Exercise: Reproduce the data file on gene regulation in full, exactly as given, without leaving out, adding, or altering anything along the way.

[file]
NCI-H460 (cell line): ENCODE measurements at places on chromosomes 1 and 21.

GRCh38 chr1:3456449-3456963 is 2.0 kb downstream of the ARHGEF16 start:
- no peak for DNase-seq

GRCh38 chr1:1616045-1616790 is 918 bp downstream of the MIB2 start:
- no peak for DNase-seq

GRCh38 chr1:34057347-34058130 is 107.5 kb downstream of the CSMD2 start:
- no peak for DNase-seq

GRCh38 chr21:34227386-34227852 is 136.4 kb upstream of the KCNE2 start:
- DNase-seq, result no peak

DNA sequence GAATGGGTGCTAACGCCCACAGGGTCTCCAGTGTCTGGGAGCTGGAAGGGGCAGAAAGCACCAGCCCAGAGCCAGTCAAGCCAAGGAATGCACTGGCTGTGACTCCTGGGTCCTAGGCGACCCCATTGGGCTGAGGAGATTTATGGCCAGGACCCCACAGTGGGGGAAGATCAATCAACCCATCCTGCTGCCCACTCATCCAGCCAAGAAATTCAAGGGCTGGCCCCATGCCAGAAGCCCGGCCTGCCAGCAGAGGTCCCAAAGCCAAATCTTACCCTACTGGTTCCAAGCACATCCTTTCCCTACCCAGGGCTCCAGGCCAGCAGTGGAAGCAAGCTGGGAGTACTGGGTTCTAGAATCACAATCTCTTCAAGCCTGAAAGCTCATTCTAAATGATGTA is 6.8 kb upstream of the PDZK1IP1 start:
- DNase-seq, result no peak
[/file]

NCI-H460 (cell line): ENCODE measurements at places on chromosomes 1 and 21.

GRCh38 chr1:3456449-3456963 is 2.0 kb downstream of the ARHGEF16 start:
- no peak for DNase-seq

GRCh38 chr1:1616045-1616790 is 918 bp downstream of the MIB2 start:
- no peak for DNase-seq

GRCh38 chr1:34057347-34058130 is 107.5 kb downstream of the CSMD2 start:
- no peak for DNase-seq

GRCh38 chr21:34227386-34227852 is 136.4 kb upstream of the KCNE2 start:
- DNase-seq, result no peak

DNA sequence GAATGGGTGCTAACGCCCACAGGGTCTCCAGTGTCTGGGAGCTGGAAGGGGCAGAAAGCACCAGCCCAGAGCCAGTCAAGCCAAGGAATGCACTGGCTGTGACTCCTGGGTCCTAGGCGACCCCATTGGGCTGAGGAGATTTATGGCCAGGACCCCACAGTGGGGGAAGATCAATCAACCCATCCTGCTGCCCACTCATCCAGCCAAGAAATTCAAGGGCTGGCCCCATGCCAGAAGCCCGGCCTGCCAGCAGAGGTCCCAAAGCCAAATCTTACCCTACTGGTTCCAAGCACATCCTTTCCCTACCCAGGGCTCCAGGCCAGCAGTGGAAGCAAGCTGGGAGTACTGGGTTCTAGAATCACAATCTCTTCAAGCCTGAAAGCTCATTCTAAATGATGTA is 6.8 kb upstream of the PDZK1IP1 start:
- DNase-seq, result no peak